The depression was measured by Revised Self-Rating Depression with Chinese Edition (SDS) [43, 44], which was designed to assess one’s depression in daily life. The SDS consists of 20 items, and is rated on 4-point Likert scale (1 = never, 4 = always). In the current study, the overall Cronbach’s α coefficient of the SDS is 0.827. In addition, the CFA showed that the SDS has acceptable construct validity (χ2/df = 5.074, CFI = 0.921, TLI = 0.910, RMSEA = 0.094).
Firstly, we used SPSS 25.0 to test the common method bias (CMB) with Harman’s single-factor method . Secondly, we calculated descriptive statistics (e.g., M, SD, SK, and KU) of key variables (i.e., social trauma, optimism, and depression), Pearson correlations, reliability coefficients, and the construct validity of the three questionnaires by means of confirmatory factor analysis with Mplus 8.0 and so one. Thirdly, we used hierarchical regression analysis (HRA)  and the SPSS PROCESS macro, Model 1 (Version 3.0)  to test the moderation of the optimism between social trauma and depression. Finally, we used plot regression lines to calculate different level of optimism and its relation between social trauma and depression: the mean of the variable and points one standard deviation above and below the mean.
Common method variance analysis
We tested common method variance with Harman’s single-factor method. The results showed that there were 11 common factors being extracted, and the first common factor explained 27.95% of the total variance, and it was less than 40% . Thus, the current study didn’t exist serious common method variance problems.
Descriptive statistics and Pearson correlation
The descriptive statistics of the key variables, and Pearson correlations were conducted to examine the relationships among social trauma, optimism, and depression (see Table 1). The results showed that social trauma was positively correlated with depression (r = 0.429, p < 0.001), and social trauma was negatively correlated with optimism (r=-0.492, p < 0.001); additionally, depression was negatively correlated with optimism (r=-0.634, p < 0.001).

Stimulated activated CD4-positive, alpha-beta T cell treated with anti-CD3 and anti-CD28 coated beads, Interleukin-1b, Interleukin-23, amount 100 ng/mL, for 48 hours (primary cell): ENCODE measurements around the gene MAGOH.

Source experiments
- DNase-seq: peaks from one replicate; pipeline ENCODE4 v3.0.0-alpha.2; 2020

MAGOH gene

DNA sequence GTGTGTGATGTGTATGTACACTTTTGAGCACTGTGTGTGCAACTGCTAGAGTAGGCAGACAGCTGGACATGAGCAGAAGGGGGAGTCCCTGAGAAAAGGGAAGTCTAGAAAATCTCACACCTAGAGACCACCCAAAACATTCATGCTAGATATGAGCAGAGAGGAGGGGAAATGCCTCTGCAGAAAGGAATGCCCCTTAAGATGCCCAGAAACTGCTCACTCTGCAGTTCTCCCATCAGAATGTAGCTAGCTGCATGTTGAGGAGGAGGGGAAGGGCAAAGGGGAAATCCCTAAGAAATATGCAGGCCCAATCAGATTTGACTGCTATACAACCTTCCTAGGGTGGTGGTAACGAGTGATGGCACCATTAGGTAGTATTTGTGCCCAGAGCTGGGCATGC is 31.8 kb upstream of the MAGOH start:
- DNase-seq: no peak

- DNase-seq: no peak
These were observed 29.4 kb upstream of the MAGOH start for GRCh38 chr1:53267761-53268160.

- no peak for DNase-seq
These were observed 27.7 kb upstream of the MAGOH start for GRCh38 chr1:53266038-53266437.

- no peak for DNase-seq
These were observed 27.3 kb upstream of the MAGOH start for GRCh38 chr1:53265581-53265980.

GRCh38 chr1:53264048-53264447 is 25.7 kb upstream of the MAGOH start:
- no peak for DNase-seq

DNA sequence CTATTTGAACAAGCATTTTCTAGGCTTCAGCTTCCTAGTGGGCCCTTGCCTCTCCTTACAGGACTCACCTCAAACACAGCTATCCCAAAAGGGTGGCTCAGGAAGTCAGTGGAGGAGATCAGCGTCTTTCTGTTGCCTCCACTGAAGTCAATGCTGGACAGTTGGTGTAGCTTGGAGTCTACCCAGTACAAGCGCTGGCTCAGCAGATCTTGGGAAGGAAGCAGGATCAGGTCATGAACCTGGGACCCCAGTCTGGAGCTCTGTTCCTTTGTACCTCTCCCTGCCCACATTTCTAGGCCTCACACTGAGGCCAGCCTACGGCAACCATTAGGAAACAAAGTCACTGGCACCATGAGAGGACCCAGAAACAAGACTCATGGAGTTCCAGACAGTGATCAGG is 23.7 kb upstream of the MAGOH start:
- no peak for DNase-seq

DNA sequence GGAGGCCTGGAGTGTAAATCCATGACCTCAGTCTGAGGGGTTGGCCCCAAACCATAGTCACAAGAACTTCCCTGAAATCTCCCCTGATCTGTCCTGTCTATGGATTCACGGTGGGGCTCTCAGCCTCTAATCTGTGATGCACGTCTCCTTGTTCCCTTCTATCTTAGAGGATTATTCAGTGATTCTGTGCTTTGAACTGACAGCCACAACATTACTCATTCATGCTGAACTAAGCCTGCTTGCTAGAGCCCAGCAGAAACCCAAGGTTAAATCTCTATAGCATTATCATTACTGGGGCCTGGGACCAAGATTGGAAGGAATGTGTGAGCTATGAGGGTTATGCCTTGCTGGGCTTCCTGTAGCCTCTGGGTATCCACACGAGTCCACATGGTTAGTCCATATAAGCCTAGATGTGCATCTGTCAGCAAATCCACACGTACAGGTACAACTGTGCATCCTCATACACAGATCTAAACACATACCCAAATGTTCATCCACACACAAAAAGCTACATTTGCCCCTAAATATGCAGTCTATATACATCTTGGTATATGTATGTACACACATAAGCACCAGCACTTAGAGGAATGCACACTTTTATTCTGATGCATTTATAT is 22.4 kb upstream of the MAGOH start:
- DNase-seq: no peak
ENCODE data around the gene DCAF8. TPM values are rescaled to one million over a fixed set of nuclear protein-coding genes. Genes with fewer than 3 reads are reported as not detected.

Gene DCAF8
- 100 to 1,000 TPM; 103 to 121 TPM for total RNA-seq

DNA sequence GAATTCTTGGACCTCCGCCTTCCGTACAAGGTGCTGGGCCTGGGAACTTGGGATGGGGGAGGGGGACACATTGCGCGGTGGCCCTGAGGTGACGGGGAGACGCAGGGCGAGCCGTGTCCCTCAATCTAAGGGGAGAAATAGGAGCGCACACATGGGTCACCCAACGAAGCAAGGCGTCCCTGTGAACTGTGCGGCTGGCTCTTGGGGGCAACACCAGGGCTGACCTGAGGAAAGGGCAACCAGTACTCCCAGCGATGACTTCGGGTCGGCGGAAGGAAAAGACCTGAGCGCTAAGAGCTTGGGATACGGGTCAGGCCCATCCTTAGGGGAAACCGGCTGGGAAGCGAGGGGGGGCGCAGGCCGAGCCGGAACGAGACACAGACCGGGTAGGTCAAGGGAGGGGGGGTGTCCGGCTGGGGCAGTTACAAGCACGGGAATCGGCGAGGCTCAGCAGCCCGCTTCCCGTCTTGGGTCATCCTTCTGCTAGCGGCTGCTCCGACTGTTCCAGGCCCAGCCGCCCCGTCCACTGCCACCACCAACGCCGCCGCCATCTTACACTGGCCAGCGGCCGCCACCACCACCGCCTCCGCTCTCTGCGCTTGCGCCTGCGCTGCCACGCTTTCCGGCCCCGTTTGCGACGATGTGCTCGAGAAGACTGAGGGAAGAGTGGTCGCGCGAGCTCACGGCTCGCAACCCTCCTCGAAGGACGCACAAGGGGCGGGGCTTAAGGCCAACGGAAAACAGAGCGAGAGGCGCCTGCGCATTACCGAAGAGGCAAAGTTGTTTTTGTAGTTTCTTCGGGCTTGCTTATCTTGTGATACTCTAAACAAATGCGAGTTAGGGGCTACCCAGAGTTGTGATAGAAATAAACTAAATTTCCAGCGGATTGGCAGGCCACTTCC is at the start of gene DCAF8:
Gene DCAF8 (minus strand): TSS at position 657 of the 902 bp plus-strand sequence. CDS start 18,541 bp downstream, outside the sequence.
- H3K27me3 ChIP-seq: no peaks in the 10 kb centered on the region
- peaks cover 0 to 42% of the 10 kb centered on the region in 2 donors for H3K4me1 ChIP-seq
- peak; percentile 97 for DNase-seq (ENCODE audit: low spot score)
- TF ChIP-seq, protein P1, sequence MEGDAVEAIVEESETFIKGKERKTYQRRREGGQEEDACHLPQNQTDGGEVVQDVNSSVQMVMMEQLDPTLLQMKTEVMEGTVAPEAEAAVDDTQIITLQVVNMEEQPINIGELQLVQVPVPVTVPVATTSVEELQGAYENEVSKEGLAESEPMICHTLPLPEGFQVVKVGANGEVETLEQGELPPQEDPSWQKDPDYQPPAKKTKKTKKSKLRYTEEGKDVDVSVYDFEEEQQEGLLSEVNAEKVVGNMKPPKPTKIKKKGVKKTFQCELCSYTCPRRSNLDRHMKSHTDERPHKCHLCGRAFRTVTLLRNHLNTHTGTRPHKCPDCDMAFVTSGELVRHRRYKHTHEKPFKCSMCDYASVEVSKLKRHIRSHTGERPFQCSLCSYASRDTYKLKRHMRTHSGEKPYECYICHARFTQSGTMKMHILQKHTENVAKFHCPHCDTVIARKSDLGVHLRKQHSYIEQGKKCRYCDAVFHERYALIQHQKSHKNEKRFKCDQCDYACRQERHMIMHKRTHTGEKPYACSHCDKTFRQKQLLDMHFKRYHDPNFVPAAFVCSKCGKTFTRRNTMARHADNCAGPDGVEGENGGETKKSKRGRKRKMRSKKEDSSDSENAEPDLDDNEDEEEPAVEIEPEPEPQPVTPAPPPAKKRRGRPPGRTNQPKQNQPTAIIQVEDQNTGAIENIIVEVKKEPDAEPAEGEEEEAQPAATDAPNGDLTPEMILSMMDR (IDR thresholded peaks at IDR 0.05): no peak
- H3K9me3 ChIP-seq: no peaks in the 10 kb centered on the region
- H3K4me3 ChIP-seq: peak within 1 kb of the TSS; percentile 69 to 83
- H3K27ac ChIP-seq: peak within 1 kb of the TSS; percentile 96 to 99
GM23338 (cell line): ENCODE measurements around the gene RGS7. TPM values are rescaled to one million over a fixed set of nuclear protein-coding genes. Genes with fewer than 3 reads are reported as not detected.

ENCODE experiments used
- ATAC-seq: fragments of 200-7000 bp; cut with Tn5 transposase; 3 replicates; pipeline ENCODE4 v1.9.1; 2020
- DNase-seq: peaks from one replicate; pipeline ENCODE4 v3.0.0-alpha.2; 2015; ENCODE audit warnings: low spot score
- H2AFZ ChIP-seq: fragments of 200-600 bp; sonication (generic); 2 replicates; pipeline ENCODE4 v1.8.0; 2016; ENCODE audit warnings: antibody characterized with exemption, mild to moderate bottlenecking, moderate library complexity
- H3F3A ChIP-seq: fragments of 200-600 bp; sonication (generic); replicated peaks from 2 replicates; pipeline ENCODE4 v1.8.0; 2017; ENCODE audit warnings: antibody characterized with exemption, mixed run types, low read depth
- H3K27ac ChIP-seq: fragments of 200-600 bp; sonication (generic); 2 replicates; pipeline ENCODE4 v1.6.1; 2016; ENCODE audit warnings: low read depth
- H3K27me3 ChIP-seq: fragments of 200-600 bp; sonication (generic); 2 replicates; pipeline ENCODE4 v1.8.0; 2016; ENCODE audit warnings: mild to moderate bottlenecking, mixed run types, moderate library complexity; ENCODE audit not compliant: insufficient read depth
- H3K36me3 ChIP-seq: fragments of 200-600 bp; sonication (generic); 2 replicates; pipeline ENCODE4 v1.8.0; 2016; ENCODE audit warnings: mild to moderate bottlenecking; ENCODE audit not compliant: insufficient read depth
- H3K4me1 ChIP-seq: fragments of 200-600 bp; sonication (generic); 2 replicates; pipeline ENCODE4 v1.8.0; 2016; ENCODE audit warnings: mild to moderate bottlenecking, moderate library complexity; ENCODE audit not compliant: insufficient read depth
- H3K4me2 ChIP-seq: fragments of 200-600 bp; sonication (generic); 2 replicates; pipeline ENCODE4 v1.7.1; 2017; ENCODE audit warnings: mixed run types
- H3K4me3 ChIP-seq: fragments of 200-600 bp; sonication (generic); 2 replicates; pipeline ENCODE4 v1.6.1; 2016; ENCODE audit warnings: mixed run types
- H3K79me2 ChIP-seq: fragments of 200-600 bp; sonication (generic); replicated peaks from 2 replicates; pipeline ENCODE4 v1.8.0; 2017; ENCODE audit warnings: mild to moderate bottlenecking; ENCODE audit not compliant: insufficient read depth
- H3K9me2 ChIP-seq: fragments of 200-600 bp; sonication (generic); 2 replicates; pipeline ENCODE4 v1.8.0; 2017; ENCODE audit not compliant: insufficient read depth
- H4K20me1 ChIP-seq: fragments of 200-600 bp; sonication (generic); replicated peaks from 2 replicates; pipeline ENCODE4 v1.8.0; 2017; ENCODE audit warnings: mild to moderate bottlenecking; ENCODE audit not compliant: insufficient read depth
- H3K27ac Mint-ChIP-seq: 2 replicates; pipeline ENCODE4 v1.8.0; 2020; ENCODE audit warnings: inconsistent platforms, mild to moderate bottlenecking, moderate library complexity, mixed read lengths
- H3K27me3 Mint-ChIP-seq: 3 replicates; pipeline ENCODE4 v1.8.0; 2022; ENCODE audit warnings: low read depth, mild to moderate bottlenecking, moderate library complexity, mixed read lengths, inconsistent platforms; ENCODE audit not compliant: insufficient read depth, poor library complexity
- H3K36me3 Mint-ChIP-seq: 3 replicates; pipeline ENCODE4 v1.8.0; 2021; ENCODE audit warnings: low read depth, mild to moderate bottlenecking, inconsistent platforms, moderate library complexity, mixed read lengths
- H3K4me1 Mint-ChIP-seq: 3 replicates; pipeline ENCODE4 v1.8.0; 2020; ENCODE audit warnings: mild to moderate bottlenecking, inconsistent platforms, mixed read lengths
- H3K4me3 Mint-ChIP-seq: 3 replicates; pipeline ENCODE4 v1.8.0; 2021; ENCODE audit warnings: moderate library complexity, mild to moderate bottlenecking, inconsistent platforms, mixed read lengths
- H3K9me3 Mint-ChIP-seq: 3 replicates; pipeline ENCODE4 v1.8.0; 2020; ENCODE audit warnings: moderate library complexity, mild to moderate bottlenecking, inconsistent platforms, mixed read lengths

Moderating effect analyses
Following the moderating effect test procedure , the hierarchical regression analysis was used to test the moderation of optimism with SPSS25.0. More specifically, to avoid multicollinearity, all the variables were standardized. After standardizing the independent variable (ST), the moderating variable (OP), and the dependent variable (SDS), the product term (ST × OP) of the standardized independent variable and the moderating variable is taken as the independent variable for hierarchical regression analysis (see Table 2).
The results showed that: (1) Social trauma could positively predict depression (β = 0.155, p < 0.001); (2) Optimism could predict depression negatively (β=-0.557, p < 0.001); (3) Interaction (social trauma × optimism) could also negatively predict depression (β=-0.076, p = 0.035). Furthermore, the moderation model was implemented through the SPSS PROCESS macro with Model 1 , and the moderating effect was determined on the basis of 5,000 bootstrap samples in generating 95% bias-corrected bootstrap confidence intervals . The results indicated that the social trauma had a significant positive prediction on depression (B = 0.155, SE = 0.042, 95% CIs: 0.073 ~ 0.236), while the optimism had significant negative prediction on depression (B=-0.551, SE = 0.041, 95% CIs: -0.632~ -0.471); and the interaction (social trauma × optimism) also had a significant negative prediction on depression (B=-0.079, SE = 0.037, 95% CIs: -0.151~ -0.006). Overall, these results suggested that the optimism might moderate the relationship between social trauma and depression among Chinese college students.